Today Silvhytteå is a very quiet place with only a few traces left of the ironworks. It has a beautiful setting between the two lakes Fullen and Grycken and people come here to eat their picnic, walk around or use their canoe on the lakes.
Silvhytteå means “silver smelting house river”. The name comes from a silver smelting house that was built in the end of the 17th century beside the small waterfall between the lakes. By time iron was produced here instead and in 1787 Stjärnsund iron built a smelting house in Silvhytteå. At this time around 100 persons worked at Silvhytteå ironworks, something that is hard to imagine when you walk around the area today.
As competition increased the ironworks in Husby Parish merged into Kloster AB. Silvhytteå became part of the company in 1871. But low profitability and poor communication soon led to the closure of Silvhytteå ironworks. Most buildings in the area were then demolished.
The buildings you can see today is the timber smelting house, a roasting kiln (built in greenish slag stone), a school house and an outhouse. There are also slag stone pillars left from the coalhouse.
In 1872 a sluice gate was built between Fullen and Grycken and it is still working.
Gustaf de Laval (1845 – 1931) was a Swedish engineer and inventor who worked at the Kloster mill in 1876 – 1877.
As Fredrik Lagergren, the boss at Kloster mill, was very interested in technology he let de Laval use the forge where he could work with his experiments and inventions.
It was when Gustaf de Laval was in Kloster that he made the prototype of what was to become the separator, a machine that separates cream from milk. While de Laval was in Kloster he also made experiments and sketches for the steam turbine.
Gustaf de Lavals forge had before the beginning of the 19th century been used as a hammer mill and in the end of the 19th century it was used for fine smith works.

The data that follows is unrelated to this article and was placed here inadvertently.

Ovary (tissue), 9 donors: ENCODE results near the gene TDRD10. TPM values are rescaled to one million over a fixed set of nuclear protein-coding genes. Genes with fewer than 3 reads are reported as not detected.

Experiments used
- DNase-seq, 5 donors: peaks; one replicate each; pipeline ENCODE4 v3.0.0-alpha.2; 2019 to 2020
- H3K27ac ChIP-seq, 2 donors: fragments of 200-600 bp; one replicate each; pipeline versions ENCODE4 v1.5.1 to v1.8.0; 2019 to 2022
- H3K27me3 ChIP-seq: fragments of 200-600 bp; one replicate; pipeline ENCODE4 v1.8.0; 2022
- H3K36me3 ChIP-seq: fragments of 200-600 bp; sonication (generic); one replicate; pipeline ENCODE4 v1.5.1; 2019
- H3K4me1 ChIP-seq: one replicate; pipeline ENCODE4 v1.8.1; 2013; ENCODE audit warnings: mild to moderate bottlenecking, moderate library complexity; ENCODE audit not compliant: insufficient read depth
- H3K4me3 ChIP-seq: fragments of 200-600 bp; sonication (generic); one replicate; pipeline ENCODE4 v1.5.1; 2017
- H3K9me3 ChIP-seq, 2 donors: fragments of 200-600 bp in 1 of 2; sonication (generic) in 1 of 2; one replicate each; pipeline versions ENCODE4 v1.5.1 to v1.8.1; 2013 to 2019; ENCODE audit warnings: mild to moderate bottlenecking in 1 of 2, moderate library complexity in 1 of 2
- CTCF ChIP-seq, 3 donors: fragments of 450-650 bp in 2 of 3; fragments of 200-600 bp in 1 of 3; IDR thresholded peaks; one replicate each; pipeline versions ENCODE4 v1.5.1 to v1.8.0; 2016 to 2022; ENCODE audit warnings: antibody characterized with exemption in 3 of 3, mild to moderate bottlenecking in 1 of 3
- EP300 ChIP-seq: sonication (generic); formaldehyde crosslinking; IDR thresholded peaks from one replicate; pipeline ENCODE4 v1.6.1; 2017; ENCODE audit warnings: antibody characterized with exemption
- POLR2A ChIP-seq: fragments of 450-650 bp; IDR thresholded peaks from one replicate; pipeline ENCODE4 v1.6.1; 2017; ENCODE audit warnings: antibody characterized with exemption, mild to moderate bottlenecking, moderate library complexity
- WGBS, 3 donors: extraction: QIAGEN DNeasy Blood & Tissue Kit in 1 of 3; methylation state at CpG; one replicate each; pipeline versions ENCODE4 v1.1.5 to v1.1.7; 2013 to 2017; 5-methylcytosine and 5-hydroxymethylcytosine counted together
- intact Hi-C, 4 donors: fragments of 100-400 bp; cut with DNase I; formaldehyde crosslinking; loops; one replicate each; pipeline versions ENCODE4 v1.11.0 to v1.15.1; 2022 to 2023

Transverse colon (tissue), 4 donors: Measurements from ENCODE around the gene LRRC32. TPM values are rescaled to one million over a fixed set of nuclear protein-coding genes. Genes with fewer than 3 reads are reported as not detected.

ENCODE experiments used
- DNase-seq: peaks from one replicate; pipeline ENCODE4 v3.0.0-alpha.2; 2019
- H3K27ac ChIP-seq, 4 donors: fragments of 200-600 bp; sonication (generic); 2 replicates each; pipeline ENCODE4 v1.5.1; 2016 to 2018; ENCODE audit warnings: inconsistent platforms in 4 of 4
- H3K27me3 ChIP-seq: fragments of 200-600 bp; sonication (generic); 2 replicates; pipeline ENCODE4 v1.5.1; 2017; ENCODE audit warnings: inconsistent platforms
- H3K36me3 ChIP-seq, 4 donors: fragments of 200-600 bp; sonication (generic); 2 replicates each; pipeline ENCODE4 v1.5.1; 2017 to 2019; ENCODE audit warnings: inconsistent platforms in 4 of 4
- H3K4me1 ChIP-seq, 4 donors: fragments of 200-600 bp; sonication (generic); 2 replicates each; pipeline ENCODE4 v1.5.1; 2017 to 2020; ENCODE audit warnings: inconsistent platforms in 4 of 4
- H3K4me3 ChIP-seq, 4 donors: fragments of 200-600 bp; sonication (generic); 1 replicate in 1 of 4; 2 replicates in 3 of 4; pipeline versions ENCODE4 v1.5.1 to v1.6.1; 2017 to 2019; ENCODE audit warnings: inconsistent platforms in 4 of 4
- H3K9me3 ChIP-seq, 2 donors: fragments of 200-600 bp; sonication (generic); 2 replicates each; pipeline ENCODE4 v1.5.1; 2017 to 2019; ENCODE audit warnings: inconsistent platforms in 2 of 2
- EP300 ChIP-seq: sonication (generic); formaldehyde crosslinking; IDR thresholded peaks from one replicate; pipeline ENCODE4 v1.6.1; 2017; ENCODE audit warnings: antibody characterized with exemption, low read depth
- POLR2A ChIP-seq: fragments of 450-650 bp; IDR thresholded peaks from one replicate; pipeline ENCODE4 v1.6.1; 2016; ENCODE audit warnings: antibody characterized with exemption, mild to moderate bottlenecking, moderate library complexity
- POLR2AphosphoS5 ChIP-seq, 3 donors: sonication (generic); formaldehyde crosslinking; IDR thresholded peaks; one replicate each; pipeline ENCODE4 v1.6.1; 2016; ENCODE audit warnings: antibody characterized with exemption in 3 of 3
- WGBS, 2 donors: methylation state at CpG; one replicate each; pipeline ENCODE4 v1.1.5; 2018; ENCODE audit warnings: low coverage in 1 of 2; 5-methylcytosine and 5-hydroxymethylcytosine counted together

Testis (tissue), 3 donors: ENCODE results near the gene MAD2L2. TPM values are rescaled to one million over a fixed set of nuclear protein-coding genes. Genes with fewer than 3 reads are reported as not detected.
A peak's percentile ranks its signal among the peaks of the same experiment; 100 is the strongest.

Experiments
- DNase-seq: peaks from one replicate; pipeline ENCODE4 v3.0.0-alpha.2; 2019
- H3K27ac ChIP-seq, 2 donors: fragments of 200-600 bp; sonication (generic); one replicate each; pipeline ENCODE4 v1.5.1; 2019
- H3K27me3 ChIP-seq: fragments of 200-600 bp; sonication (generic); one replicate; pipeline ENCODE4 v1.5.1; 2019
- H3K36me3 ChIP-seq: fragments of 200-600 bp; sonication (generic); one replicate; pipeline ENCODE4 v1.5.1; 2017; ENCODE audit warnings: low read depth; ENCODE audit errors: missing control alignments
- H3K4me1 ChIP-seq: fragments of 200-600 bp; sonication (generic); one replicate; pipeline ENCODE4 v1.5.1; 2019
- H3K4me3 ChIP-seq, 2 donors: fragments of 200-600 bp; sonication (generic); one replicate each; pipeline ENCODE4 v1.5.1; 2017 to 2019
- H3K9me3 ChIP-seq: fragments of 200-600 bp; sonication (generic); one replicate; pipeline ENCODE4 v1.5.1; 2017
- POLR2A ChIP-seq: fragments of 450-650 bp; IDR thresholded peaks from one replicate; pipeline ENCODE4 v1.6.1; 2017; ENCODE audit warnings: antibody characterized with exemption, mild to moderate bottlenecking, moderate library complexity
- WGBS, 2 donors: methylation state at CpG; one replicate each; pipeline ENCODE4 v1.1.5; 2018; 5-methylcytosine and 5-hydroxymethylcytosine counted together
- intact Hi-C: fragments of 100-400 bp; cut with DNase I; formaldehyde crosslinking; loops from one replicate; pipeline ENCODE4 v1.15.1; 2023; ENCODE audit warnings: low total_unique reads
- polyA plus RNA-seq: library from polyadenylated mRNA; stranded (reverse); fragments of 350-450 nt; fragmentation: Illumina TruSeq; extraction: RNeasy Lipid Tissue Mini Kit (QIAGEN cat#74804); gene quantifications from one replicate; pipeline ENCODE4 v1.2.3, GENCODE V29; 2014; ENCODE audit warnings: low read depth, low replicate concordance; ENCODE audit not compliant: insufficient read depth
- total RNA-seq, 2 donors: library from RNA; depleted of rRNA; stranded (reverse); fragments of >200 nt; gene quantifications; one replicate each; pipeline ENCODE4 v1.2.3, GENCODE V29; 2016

In the old stables next to Gudsberga Abbey, on the grounds of Kloster mansion, there is a museum, the Kloster Ironworks Museum. In the museum there are exhibitions about the abbey, the Gun Powder Mill, Gustaf de Laval and the ironworks.
When we visited a summer day in the late afternoon the museum was open. Admission was 20kr (June 2011) and you put the money in a box by the entrance. As we had left our money in the car we did not visit the museum.
In 1486 the knight Ingel Jönsson and his wife Birgitta made a donation to the Cistercian Order and a monastery was founded in the village, which at that time was called Riddarhyttan. After a few years the name of the village was changed to Kloster, which is the Swedish word for monastery. The monastery was named Guds Berg (God’s Mountain).
Only the large monastery church was completed. It measured 44m x21m and it is the ruins of this church that can be seen today in Kloster.
The monastery was short lived. In 1527 it was confiscated by the crown and some years later it was closed down for good.
Photo 5 is from an open-air service held at the ruins in the 1970s.
The village Kloster is situated in Husby Parish in Hedemora Municipality.
Kloster is a small village in Husby Parish. For long iron has been produced in the area and from the 17th century gunpowder was also produced in Kloster. It was very profitable and by time there were as many as 128 small mills along River Klosterån. Most of the gunpowder was sold to the state and it was known for its good quality.
In 1757 there was an explosion and the mill was destroyed, but it was rebuilt.
In the mid 19th century the state control of the gunpowder production ceased and more effective and less dangerous explosives became common. This lead to an end of Kloster Gunpowder Mill and it was closed in 1871.
The gunpowder was stored in stone houses with thick walls. Two of them are still standing and the one on the photo is from 1810, and the other gunpowder store in the village is from 1746.